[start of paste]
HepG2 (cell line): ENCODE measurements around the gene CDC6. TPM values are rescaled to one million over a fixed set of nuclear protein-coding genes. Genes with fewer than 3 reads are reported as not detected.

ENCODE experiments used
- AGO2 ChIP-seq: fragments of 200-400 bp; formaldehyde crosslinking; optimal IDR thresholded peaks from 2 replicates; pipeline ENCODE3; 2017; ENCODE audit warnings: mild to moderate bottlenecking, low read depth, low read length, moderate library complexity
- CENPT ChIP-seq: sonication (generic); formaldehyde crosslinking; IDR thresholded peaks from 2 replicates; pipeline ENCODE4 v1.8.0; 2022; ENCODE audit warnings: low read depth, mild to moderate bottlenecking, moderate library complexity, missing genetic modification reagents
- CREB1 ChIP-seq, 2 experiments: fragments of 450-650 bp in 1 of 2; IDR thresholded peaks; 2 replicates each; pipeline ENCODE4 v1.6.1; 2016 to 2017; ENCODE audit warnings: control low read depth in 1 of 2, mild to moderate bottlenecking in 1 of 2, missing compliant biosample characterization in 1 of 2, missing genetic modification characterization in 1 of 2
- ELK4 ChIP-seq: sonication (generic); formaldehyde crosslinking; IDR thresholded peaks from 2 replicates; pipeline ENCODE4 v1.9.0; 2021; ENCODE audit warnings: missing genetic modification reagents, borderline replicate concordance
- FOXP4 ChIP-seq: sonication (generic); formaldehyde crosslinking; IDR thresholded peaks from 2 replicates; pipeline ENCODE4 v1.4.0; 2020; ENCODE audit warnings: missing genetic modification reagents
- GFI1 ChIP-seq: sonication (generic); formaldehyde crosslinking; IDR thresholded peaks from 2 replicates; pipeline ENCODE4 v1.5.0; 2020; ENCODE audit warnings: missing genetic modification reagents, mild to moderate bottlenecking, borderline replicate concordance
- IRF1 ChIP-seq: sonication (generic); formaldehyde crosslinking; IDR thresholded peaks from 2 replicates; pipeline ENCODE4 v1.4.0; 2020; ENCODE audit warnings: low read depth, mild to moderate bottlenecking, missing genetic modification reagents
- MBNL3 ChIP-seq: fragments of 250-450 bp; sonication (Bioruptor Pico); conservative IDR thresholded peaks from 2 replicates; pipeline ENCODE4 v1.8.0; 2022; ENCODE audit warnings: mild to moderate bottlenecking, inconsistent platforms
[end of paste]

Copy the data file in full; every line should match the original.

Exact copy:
HepG2 (cell line): ENCODE measurements around the gene CDC6. TPM values are rescaled to one million over a fixed set of nuclear protein-coding genes. Genes with fewer than 3 reads are reported as not detected.

ENCODE experiments used
- AGO2 ChIP-seq: fragments of 200-400 bp; formaldehyde crosslinking; optimal IDR thresholded peaks from 2 replicates; pipeline ENCODE3; 2017; ENCODE audit warnings: mild to moderate bottlenecking, low read depth, low read length, moderate library complexity
- CENPT ChIP-seq: sonication (generic); formaldehyde crosslinking; IDR thresholded peaks from 2 replicates; pipeline ENCODE4 v1.8.0; 2022; ENCODE audit warnings: low read depth, mild to moderate bottlenecking, moderate library complexity, missing genetic modification reagents
- CREB1 ChIP-seq, 2 experiments: fragments of 450-650 bp in 1 of 2; IDR thresholded peaks; 2 replicates each; pipeline ENCODE4 v1.6.1; 2016 to 2017; ENCODE audit warnings: control low read depth in 1 of 2, mild to moderate bottlenecking in 1 of 2, missing compliant biosample characterization in 1 of 2, missing genetic modification characterization in 1 of 2
- ELK4 ChIP-seq: sonication (generic); formaldehyde crosslinking; IDR thresholded peaks from 2 replicates; pipeline ENCODE4 v1.9.0; 2021; ENCODE audit warnings: missing genetic modification reagents, borderline replicate concordance
- FOXP4 ChIP-seq: sonication (generic); formaldehyde crosslinking; IDR thresholded peaks from 2 replicates; pipeline ENCODE4 v1.4.0; 2020; ENCODE audit warnings: missing genetic modification reagents
- GFI1 ChIP-seq: sonication (generic); formaldehyde crosslinking; IDR thresholded peaks from 2 replicates; pipeline ENCODE4 v1.5.0; 2020; ENCODE audit warnings: missing genetic modification reagents, mild to moderate bottlenecking, borderline replicate concordance
- IRF1 ChIP-seq: sonication (generic); formaldehyde crosslinking; IDR thresholded peaks from 2 replicates; pipeline ENCODE4 v1.4.0; 2020; ENCODE audit warnings: low read depth, mild to moderate bottlenecking, missing genetic modification reagents
- MBNL3 ChIP-seq: fragments of 250-450 bp; sonication (Bioruptor Pico); conservative IDR thresholded peaks from 2 replicates; pipeline ENCODE4 v1.8.0; 2022; ENCODE audit warnings: mild to moderate bottlenecking, inconsistent platforms